Much has been written about
the benefits & hazards of stretching. It is a complex and somewhat controversial area.
In simple terms , dynamic stretching is appropriate prior to exercise. Put the joints and limbs through a functional range of movement
, using bodyweight and gravity and muscle power – think callisthenics.
In general terms , though a
stereotyped behaviour familiar to us all, there is no point in static stretching before exercise. It may tear muscles
and has been shown to hinder subsequent athletic performance.
Having said that , a brief whole body stretch
(the best is the
upward dog/downward dog movement) first thing in the morning or after prolonged immobility will activate
your body for movement. How often do you see an animal going thorugh a complicated series of stretches? We are fundamentally
animals ; we should follow their instinctive beahviour!
When your muscles are properly
warmed up , you can stretch…but by & large, if you exercise properly and reset your body with kettlebells it
is unnecessary...unless you are ambitious and wish to achieve above average flexibility. Or , if you are a true athlete you
need to stem the patterns of muscle tightness that accompany frequent maximal muscle exertions.
Static stretching should be performed when muscles are warm and the body and mind relaxed , i.e. at the end of
a training session. Too much static stretching will result in muscle , tendon or ligament tears , overly long muscles and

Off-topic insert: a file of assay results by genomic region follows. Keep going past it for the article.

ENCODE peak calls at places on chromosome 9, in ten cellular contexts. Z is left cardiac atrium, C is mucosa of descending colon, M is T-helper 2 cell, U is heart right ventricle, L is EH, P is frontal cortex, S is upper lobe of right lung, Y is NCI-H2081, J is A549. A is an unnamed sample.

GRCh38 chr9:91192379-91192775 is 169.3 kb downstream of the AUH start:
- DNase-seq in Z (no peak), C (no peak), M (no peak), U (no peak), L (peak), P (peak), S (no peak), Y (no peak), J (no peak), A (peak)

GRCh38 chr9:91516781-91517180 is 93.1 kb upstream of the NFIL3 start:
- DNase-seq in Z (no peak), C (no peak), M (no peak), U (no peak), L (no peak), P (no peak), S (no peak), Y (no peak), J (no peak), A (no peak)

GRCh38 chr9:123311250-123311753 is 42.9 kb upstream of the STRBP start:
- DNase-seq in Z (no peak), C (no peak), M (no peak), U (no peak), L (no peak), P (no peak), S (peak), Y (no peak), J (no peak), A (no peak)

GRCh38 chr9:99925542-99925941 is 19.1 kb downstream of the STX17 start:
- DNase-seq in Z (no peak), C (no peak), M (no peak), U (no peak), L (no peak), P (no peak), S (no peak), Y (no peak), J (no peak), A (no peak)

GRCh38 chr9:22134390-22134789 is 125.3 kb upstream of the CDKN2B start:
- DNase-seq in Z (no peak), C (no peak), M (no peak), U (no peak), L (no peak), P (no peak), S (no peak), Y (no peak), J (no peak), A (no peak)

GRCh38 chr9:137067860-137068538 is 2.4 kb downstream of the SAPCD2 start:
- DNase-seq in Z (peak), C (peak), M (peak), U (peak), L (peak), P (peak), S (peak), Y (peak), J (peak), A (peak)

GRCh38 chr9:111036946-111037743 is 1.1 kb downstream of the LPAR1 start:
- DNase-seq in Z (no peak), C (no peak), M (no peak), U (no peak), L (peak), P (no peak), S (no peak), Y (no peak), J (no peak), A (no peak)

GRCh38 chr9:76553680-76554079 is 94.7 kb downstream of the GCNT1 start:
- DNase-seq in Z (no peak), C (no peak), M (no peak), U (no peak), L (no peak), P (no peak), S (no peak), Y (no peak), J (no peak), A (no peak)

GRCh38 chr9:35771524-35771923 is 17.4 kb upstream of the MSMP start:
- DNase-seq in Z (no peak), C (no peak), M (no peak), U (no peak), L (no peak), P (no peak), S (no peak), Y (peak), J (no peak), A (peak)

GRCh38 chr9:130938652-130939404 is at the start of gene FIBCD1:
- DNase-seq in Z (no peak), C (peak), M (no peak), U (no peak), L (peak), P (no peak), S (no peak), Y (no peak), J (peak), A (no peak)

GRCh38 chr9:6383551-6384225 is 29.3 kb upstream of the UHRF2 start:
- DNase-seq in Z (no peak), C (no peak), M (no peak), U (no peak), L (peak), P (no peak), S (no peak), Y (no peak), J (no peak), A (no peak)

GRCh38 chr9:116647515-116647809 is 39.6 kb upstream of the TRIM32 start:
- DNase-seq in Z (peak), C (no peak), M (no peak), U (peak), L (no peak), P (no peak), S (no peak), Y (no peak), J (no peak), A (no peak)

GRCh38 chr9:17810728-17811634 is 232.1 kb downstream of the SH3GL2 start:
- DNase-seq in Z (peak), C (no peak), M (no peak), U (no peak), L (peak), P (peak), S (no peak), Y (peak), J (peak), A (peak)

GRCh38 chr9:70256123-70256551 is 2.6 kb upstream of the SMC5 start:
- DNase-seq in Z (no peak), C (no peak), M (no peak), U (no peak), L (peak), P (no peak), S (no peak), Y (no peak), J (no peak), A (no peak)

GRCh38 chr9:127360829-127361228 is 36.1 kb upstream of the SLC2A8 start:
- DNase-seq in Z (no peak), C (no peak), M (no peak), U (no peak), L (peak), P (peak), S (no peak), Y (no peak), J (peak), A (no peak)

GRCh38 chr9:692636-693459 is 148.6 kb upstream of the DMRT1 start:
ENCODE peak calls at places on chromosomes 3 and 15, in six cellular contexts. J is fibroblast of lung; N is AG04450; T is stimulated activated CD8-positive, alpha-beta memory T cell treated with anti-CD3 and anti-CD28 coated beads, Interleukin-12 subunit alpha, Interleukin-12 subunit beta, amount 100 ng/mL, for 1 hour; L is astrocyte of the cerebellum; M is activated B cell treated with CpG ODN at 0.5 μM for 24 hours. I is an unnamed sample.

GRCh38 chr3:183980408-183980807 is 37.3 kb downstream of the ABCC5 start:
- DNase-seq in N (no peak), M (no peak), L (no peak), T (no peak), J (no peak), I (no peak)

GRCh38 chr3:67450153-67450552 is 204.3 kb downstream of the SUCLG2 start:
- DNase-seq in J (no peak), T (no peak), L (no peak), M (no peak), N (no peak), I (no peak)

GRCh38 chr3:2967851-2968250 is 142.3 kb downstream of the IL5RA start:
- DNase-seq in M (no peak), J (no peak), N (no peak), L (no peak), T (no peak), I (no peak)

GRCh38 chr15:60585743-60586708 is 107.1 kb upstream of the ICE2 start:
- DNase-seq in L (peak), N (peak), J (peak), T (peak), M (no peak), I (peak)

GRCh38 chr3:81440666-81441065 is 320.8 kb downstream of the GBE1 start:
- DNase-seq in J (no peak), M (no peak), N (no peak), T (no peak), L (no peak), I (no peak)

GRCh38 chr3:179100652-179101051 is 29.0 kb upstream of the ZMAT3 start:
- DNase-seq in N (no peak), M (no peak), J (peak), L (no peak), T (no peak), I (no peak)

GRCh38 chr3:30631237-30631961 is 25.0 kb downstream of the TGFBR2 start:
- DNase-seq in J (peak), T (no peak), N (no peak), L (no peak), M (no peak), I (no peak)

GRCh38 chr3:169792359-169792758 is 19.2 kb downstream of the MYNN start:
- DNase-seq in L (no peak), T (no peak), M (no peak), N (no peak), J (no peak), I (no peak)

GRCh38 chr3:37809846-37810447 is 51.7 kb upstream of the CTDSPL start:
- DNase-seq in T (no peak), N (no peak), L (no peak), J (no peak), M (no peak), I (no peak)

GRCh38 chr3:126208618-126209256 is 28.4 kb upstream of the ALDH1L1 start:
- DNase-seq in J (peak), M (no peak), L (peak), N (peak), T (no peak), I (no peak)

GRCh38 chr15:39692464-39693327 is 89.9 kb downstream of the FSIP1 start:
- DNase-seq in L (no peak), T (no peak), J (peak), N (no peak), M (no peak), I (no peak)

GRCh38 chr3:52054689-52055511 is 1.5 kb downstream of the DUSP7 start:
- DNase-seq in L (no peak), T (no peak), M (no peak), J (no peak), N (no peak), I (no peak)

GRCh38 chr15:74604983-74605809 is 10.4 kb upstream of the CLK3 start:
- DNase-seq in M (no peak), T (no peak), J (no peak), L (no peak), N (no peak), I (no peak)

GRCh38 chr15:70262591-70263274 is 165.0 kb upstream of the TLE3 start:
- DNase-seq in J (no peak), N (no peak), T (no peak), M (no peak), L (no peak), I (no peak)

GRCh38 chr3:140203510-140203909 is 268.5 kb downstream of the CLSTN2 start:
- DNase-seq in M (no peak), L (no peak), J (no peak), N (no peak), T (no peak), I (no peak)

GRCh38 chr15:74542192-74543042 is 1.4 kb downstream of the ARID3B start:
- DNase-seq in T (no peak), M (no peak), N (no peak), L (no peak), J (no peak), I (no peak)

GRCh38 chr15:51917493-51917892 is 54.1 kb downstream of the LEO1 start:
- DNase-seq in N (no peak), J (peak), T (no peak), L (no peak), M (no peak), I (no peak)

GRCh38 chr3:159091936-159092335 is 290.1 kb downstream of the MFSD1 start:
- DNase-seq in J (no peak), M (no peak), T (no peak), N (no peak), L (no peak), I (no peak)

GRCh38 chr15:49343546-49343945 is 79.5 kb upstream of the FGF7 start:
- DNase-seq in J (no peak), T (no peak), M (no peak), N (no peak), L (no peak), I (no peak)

stretched joint ligaments/capsules – the opposite of what you are trying to achieve , namely a strong , resilient but
elastic musculoskeletal system.
is an advanced system which can result in safe , rapid gains in flexibility , recognising that extreme flexibility is not
a goal in itself. It relies on retraining the muscle and tendon stretch reflexes to accept a greater range of motion than
the body has become accustomed to.
In general terms , the
concept of relax into stretch , as popularised by Pavel Tsatsouline will take you far. You need to overcome the fear that
active stretching of a muscle e.g. hamstring , which feels tight or sore will cause that muscle to tear. It won’t! The
muscle is tight because it has forgotten how to be loose! You can re-educate the muscle i.e. what is “acceptable”
in a particular range of movement. If you tense up it is impossible to make gains , BUT with deep breathing you can teach
the muscle to rela…xxx and restore your body to its youthful , uninhibited , natural
state. It just takes a few deep breaths , practise and a leap of faith. Yoga relies heavily on this form of stretching.
Learn to improve flexibility